Thursday, July 18, 2013

Bloodsport - Jean Claude Van Damme (1987) - Marine Police HQ, Tsim Sha Tsui

For me, this is one of the most interesting (from a documentary point of view) pieces of HK caught on the film. The shot begins with a nice look over to Causeway Bay in the distance (check out the SOGO sign) and then pans down and left as the camera captures some seafront development in TST before ending pointing down at the car park in front of the Marine Police HQ. Actually, I look at this scene with a tinge of sadness for two reasons: it shows two key pints of redevelopment in TST which I feel should have never happened.


This first section shows us a few things, from the quarrying on the side of Mt Butler (top left), to the SOGO store in Causeway Bay as well as the 1987 waterfront along that section of the island. Look closely and you will see the Excelsior Hotel, Kellet Island Yacht Club, and a small box which marks the area where the cross-harbour tunnel sinks into the water. Of course, this area is still undergoing major works as the 'final' section of harbour reclamation is completed.

As we scroll down we see a load of construction work going on in the lower Kowloon-side part of the scene. I was scratching my head on this one until I realised that what we are looking at is the construction of the HK Cultural Centre along TST waterfront. Yes, that windowless cream-tiled abomination that looked out-of-date the minute it was completed. Remember that to make way for this, a very beautiful and elegant historical train station was torn down (its only remnant being the famous TST clocktower). Well, that was the first piece of regrettable development. The second can be seen as the camera continues to pan down.


The sad thing about the second part of this scene is that everything you can see, other than the front portion of the Marine Police HQ building, has gone! When Cheung Kong got hold of the tender to redevelop this building they decided to completely excavate the whole front portion of the hill so they could put in a concrete and marble lined plaza surrounded by high-end jewelry stores. It may provide a great photo opportunity for camera wielding tourists but its turned a pleasant, quiet tree-shaded area into a barren glitzy excuse to charge high rents to another big high-end chain store :-(

Thankfully, the Marine Police HQ building itself is a protected monument (although I doubt the penalty for "accidentally" demolishing one wouldn't be very high).

5 comments:

  1. Couldn't agree more on both points. I was just reminiscing about this elsewhere yesterday. One of my childhood memories is sitting on the roof of the old YMCA building, eating a bowl of noodles from the snack bar, and watching the last of the harbor view from the Y's roof disappearing behind the ugly ski ramp.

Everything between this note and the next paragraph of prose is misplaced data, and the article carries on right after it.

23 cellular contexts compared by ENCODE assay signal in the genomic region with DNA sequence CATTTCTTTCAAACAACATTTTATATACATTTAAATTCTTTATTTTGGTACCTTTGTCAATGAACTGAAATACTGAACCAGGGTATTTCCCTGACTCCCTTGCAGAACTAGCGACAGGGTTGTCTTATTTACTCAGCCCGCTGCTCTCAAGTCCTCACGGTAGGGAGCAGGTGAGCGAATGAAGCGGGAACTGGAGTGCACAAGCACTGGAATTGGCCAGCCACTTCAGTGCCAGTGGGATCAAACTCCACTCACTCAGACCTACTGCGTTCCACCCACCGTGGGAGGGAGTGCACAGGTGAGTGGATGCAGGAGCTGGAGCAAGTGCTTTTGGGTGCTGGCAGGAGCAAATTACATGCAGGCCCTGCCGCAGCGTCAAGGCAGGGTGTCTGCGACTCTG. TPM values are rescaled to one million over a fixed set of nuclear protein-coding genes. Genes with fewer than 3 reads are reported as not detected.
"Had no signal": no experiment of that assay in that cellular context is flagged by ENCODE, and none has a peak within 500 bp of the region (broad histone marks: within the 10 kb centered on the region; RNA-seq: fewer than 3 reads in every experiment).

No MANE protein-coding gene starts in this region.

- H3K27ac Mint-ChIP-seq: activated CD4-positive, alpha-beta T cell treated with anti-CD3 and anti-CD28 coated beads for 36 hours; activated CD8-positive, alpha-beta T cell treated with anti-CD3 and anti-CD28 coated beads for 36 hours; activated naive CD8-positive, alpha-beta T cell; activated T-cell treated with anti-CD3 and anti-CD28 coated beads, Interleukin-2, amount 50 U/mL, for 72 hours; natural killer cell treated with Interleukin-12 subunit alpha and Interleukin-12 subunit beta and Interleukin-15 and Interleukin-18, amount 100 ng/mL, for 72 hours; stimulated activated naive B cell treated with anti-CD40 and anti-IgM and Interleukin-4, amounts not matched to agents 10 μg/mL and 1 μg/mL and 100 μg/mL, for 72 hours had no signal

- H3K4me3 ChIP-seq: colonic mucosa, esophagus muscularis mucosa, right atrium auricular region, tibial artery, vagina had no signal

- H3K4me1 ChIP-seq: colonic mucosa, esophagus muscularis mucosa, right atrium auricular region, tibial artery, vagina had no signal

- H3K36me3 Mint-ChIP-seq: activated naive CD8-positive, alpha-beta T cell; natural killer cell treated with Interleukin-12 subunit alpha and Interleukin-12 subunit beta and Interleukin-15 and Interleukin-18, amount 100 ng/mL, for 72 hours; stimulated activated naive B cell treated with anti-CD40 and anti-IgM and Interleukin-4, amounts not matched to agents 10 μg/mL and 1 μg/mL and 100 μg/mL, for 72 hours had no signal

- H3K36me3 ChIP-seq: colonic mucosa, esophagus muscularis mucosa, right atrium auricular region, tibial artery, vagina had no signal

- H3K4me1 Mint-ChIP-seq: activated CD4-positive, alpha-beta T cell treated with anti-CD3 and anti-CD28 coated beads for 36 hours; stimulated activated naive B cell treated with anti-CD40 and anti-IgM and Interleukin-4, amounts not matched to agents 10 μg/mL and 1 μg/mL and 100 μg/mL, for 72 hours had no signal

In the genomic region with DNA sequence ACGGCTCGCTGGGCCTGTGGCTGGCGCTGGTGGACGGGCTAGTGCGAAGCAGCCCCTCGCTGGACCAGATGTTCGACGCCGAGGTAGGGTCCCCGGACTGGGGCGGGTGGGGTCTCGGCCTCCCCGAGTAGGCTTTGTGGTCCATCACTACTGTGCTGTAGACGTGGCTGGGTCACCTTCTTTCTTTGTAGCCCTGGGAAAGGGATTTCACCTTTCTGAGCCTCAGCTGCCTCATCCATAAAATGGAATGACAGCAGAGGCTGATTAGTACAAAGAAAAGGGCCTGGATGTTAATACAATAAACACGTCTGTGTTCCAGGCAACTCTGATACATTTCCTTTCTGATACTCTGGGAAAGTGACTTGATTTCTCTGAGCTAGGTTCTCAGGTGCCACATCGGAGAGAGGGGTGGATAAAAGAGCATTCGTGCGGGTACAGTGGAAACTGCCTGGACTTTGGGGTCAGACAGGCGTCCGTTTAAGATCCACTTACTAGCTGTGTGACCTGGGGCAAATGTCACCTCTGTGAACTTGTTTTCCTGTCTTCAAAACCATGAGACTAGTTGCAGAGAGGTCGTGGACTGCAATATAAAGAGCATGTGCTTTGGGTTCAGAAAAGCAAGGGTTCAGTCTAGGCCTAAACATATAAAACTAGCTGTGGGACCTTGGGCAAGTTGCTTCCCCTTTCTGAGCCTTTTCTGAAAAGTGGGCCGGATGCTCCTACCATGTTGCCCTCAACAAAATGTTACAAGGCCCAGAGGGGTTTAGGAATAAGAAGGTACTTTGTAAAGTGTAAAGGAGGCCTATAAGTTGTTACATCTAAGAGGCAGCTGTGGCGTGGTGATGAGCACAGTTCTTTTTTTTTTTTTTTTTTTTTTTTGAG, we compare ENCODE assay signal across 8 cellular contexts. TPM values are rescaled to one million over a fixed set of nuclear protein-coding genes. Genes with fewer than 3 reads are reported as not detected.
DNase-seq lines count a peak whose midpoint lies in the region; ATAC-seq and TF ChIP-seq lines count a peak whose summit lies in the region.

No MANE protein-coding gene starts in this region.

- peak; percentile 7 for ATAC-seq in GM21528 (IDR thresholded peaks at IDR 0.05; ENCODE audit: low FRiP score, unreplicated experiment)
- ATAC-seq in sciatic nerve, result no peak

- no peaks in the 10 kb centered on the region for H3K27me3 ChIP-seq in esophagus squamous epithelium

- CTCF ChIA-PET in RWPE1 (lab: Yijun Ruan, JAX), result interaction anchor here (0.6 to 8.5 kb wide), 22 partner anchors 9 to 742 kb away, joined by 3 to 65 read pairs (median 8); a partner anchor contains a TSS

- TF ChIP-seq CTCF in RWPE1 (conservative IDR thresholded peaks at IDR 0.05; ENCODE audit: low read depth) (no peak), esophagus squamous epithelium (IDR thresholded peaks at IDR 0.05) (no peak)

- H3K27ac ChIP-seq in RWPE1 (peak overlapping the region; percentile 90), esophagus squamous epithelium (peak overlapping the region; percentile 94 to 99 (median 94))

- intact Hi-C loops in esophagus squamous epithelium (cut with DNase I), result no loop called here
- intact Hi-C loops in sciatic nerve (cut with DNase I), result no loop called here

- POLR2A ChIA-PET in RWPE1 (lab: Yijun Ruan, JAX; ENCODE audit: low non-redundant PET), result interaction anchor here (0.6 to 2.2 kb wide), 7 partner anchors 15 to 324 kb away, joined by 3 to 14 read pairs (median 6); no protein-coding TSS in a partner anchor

I wholeheartedly look forward to the day that monstrosity is torn down. The best viewing point in town bar none, and they put a building with no windows there. It was ridiculous at the time, and it's ridiculous decades later.

    Sadly I have a feeling the Cultural Canker will outlive me.

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    1. Being a Coventry lad, I 'm used to seeing brutal out-of-place architecture, but this takes it to a whole new level.

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  2. It's funny (weird and sad but also just plain amusing) how so many buildings that used to be by the water in Hong Kong are landlocked. I think in particular of the many Tin Hau temples, including the ones at, well, Tin Hau and Temple Street...

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    1. Indeed Yvonne. Some areas I guess are famous for being extensively reclaimed I.e Central waterfront. But others only hinted at by older buildings and even street names (I'm thinking Reclamation St and Ferry St). I guess it all adds colour to the history of the place.

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  3. I was shocked and saddened when I walked past the construction site and saw trees on top of giant concrete columns while the hill was being razed. I cannot understand why the building won preservation awards -- it is of the same nature of Obama winning the Nobel Peace Prize! Renaming the building with an irrelevant year of 1881 (because it sounds better than 1884) shows much disrespect to history. Imagine how much better the hotel would be if the hill with all its trees and the tranquility of the surroundings were preserved.

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